Over the last few days the Middle East has been rocked by the news that Iraq’s second biggest city, the northern city of Mosul, has been taken over by Islamic militants. The takeover by ISIS, one of the most extremist groups in the Middle East, has caused an immense flood of refugees to immediately flee the city. 500 000 people have left Mosul, which is the equivalent of the entire population of the Hague leaving the city within 3 days. And today ISIS attacked the city of Tikrit, just 150 km north of Baghdad. So who are ISIS? How could they take over such a big city? And does this spell the end for the nation-state of Iraq?
For a look at previous ISIS attacks in Iraq, and an explanation of the religious divide, see my previous post “Civil War in Iraq? – The Third Battle of Fallujah“
It says a lot about ISIS that they are considered almost too extremist by the official al-Qaeda branch fighting in Syria. The Islamic State of Iraq and the Levant (al-Sham) originally started out as al-Qaeda in Iraq, where they gained notoriety for beheading foreign hostages. Since the Syrian Civil War started, they have become a powerful rebel force in the country. However, Syrians living under their rule live in terror. ISIS imposes strict sharia law, and persecutes non Sunni Muslims. They are hated by other rebels for focussing more on controlling their own territory rather than helping to fight the Syrian government. They’ve clashed with other rebel groups numerous times, even Islamist groups like the al-Nusra front who are loyal to al-Qaeda. In other words, they are just about the most extreme and violent Islamist group in the Middle East – and they are now spreading through Iraq.
On Monday night around a thousand ISIS militants launched an attack on Mosul, targeting government buildings. Just a few days later, the entire city of 1.8 million people was in their hands. In a humiliating defeat the Iraqi government forces, who outnumbered ISIS 15 to 1, lost the will to fight and fled the city. ISIS now control the entire province of Nineveh, and seem to be moving out to take more territory. The flood of refugees is bound to create a humanitarian crisis in the Kurdish areas of Northern Iraq, whose Kurdish militias will provide some security.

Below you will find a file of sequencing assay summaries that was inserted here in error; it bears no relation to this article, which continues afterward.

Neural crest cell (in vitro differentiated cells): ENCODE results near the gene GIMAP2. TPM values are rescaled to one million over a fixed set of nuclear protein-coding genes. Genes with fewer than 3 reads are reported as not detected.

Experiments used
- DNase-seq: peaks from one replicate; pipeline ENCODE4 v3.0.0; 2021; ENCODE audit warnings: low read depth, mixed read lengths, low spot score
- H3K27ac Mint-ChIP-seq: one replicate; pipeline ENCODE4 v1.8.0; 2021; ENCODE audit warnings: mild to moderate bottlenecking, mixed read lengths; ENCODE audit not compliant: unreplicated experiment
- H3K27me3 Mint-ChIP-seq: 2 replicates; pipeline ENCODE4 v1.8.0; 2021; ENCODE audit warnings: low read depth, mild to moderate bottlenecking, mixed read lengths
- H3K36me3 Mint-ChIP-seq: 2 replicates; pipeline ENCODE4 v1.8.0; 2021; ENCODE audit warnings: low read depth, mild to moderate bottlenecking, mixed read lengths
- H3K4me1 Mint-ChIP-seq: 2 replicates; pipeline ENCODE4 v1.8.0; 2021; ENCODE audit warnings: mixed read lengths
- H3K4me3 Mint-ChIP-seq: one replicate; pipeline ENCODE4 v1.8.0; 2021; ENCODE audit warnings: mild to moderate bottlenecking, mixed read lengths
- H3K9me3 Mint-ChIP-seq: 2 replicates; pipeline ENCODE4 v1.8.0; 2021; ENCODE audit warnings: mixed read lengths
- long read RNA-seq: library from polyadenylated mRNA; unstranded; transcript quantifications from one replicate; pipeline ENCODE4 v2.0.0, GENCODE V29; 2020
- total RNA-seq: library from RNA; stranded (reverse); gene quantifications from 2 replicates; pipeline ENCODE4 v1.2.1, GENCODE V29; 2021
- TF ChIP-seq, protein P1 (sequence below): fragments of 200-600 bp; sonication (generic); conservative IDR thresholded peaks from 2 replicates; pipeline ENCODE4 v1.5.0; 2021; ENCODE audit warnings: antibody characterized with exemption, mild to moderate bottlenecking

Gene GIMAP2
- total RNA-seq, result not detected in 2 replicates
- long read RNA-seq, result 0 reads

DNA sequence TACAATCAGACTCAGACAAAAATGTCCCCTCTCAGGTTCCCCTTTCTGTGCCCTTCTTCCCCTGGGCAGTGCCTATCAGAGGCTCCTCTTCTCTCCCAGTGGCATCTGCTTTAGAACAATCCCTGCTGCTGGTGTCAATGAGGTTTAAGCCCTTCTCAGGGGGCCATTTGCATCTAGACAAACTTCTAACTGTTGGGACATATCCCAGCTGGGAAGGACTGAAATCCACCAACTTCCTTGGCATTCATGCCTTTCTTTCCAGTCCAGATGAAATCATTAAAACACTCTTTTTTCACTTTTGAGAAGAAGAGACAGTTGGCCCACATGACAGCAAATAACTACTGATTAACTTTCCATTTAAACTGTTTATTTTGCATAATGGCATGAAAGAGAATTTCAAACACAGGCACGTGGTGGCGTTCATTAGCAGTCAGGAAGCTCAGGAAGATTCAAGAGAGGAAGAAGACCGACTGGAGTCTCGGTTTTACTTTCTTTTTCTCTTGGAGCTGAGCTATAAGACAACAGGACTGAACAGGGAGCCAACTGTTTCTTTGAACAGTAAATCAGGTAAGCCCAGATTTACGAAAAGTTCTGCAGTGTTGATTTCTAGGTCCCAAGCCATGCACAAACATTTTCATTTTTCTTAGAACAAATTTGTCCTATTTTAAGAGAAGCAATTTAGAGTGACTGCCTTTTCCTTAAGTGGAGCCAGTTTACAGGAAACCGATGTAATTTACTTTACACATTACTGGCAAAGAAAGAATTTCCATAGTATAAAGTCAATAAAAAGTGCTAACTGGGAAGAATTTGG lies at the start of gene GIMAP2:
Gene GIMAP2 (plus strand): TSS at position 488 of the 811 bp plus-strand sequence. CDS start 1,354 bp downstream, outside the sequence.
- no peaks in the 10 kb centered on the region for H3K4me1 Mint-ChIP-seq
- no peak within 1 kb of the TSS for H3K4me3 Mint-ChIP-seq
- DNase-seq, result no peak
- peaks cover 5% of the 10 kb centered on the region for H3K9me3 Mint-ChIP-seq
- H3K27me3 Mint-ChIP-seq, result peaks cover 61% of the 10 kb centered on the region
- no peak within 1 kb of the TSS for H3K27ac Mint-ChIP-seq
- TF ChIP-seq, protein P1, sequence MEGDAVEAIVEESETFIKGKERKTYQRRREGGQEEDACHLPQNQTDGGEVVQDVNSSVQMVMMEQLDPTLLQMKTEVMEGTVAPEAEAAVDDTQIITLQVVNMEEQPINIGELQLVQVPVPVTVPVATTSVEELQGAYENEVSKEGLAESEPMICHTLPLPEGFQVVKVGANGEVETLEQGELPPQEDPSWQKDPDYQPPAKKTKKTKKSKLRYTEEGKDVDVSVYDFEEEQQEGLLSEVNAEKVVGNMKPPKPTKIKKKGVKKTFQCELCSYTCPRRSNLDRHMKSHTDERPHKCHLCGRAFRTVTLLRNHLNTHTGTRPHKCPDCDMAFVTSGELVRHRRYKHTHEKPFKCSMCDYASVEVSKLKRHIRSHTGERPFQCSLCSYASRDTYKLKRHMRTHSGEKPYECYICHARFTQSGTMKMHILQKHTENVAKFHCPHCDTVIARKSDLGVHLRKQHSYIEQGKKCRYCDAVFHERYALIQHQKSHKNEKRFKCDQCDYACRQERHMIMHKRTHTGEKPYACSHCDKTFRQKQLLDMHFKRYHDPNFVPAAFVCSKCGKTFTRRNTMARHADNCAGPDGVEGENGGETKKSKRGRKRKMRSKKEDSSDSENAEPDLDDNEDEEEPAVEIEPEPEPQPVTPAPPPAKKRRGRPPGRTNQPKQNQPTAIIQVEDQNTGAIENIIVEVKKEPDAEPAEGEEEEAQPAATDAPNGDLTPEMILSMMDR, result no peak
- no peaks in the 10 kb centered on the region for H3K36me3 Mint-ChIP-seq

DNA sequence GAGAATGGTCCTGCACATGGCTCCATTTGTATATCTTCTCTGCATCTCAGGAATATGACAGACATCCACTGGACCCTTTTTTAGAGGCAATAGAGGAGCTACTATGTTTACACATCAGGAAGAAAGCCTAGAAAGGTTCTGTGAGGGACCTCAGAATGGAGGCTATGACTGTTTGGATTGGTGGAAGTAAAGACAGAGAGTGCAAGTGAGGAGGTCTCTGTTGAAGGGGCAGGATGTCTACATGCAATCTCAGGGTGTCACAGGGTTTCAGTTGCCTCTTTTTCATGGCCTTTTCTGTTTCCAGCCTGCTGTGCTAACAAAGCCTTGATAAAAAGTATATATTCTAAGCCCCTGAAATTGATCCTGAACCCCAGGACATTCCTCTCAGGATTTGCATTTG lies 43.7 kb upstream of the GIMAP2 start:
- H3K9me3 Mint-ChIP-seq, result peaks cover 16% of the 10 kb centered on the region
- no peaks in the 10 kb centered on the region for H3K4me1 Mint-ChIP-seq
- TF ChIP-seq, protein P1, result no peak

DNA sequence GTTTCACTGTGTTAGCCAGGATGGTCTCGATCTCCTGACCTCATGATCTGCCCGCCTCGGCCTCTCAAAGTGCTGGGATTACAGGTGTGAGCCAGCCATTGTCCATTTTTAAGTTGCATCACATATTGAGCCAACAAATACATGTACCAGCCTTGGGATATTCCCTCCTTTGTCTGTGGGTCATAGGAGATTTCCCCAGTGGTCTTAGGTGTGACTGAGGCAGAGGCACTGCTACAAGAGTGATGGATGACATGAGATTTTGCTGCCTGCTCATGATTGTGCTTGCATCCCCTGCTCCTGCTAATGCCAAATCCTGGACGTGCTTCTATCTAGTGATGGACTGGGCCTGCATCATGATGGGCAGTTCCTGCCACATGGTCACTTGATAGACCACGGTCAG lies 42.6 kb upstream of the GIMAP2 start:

Despite all these refugees, ISIS does actually have some support in the city. Mosul is a mainly Sunni city, and during the US occupation of Iraq it provided a great deal of resistance from former Iraqi soldiers and supporters of Saddam Hussein. Many of ISIS’s current supporters will have similar attitudes. They may not be extremist Islamists, but they are deeply opposed to the Shia government who seem to shut Sunnis out of power.
The loss of Mosul is a terrible blow to the Iraqi government. It shows just serious the Islamist insurgency is, and the collapse of the army shows how little they can do to fight it. The towns of Fallujah and Ramadi were captured months ago, and the Iraqi government has done nothing. With the army spread thinly across the country, the only other real forces in the north are Kurdish militias. But they have their own disagreements with Baghdad, and the conditions they demand for helping the government may be too much.
The conflict in Iraq has consequences for the wider Middle East as well. ISIS brings together an unholy alliance of opponents – the Syrian government and Iran, the United States and Israel, and other moderate Sunni governments like Jordan. None of these countries want to see Iraq fall apart into anarchy or under the control of a group everyone in the Middle East sees as terrorists. But with no outside powers yet showing a real desire to join the battle, and ISIS gaining more and more territory, Iraq is in serious trouble.